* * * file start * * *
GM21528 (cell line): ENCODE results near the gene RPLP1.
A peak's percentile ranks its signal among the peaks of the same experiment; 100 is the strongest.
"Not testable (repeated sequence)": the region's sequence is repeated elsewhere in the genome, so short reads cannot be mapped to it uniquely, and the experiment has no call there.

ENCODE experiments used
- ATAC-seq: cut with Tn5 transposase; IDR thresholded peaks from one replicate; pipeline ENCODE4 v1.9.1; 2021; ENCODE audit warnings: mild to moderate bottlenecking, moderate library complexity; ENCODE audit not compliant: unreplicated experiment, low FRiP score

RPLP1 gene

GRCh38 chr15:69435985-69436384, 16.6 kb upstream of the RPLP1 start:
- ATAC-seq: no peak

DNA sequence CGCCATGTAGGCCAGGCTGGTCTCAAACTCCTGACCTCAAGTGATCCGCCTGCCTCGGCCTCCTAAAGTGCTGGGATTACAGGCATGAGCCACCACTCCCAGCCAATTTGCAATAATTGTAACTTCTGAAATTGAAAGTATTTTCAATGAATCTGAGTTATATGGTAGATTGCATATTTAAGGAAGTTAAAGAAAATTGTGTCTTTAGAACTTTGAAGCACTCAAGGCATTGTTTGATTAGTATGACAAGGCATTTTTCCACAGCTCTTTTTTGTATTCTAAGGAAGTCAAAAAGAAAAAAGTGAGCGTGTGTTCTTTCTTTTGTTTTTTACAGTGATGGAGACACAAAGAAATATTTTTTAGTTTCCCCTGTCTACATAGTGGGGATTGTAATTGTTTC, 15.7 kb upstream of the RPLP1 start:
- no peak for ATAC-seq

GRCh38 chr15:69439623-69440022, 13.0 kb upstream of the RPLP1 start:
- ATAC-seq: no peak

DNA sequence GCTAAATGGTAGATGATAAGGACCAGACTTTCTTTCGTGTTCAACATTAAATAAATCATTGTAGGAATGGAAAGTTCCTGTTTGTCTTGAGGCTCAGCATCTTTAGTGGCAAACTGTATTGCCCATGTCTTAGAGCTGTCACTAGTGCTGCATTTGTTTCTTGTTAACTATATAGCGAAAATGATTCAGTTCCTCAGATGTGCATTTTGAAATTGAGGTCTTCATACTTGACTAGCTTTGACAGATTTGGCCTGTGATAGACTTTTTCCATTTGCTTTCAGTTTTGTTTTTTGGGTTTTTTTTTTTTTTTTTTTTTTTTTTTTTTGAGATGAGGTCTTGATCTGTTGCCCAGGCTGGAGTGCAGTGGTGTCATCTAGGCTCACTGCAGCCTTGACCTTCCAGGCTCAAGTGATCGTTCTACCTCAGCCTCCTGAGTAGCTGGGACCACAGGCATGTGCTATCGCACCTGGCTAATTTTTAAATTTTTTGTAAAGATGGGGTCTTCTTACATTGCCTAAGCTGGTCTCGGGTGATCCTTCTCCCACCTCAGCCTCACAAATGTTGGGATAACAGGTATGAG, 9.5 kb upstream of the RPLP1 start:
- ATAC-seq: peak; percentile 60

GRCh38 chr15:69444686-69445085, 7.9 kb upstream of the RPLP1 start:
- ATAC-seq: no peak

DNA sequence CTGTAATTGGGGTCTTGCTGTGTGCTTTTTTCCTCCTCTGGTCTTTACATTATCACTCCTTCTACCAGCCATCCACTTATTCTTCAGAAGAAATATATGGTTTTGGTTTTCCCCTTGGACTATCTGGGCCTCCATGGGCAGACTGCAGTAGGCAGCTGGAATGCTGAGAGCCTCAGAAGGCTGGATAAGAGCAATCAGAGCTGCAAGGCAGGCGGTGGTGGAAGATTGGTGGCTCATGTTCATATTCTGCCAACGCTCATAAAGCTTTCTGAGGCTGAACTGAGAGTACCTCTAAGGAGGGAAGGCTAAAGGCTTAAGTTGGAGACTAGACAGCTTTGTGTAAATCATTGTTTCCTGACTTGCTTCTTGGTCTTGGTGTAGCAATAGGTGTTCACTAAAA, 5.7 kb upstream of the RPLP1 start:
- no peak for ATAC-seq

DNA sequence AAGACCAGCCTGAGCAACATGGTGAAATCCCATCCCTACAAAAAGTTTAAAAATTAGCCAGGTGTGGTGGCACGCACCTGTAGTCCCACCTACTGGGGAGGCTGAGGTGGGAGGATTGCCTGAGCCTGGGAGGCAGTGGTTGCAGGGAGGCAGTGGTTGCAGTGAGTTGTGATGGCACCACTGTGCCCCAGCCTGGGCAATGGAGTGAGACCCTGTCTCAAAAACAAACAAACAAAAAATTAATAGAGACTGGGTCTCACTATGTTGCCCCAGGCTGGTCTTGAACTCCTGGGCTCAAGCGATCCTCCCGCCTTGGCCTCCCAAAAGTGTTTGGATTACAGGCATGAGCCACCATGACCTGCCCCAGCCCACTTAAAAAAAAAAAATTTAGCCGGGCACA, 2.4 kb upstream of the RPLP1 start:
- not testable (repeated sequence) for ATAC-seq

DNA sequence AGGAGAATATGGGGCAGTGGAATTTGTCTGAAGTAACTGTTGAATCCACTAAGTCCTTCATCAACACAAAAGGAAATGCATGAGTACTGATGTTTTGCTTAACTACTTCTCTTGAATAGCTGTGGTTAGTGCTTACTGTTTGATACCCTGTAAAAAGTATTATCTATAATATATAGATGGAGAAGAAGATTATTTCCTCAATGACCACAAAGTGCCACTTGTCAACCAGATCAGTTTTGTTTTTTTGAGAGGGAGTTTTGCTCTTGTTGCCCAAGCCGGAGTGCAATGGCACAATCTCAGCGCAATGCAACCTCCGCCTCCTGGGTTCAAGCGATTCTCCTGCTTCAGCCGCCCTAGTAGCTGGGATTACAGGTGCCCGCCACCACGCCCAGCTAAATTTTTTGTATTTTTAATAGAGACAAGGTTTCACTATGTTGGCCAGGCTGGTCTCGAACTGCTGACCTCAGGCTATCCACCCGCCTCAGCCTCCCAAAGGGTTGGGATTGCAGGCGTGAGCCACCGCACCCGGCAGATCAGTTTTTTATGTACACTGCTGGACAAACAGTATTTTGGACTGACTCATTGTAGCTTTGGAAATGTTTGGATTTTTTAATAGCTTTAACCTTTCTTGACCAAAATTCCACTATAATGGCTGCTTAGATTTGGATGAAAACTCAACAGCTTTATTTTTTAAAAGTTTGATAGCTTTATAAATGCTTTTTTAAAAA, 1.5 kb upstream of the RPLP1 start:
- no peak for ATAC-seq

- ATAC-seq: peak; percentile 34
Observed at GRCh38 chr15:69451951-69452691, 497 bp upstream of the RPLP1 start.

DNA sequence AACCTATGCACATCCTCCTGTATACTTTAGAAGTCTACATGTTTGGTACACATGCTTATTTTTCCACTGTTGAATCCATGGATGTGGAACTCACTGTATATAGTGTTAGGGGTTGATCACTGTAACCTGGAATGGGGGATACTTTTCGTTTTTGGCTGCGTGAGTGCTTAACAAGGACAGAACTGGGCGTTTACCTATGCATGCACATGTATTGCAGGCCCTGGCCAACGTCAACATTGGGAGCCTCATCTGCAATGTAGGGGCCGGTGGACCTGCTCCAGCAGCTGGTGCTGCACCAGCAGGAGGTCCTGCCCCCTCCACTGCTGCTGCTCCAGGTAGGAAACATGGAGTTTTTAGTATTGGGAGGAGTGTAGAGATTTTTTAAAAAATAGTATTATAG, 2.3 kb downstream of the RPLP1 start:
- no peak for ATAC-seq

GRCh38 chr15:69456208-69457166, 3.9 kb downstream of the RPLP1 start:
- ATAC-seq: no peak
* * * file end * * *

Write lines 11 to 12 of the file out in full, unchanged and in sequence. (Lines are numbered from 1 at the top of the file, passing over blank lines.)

GRCh38 chr15:69439623-69440022, 13.0 kb upstream of the RPLP1 start:
- ATAC-seq: no peak